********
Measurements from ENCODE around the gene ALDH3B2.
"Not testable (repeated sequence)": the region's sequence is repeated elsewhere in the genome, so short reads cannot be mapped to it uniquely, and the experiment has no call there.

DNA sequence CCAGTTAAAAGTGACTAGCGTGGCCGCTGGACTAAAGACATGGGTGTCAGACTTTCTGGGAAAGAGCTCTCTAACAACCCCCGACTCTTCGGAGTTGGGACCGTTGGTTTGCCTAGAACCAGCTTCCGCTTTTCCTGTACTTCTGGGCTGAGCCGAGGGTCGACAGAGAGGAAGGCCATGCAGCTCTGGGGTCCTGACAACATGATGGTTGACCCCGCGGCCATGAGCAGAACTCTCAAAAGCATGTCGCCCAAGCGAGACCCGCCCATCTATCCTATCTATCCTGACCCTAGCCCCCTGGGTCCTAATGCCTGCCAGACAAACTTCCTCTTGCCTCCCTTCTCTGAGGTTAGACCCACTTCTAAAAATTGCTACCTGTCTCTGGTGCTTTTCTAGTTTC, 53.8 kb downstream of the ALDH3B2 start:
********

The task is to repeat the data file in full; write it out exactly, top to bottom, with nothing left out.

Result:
Measurements from ENCODE around the gene ALDH3B2.
"Not testable (repeated sequence)": the region's sequence is repeated elsewhere in the genome, so short reads cannot be mapped to it uniquely, and the experiment has no call there.

DNA sequence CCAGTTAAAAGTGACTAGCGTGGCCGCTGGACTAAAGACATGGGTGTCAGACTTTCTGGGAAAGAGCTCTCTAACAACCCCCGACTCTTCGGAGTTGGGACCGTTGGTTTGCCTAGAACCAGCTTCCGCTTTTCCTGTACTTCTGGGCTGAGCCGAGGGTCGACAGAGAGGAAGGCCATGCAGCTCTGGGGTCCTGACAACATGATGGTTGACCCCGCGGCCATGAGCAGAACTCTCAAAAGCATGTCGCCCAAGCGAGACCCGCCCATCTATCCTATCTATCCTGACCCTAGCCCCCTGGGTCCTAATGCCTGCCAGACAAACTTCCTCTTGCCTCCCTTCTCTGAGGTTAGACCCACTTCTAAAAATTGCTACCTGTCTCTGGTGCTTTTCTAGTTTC, 53.8 kb downstream of the ALDH3B2 start: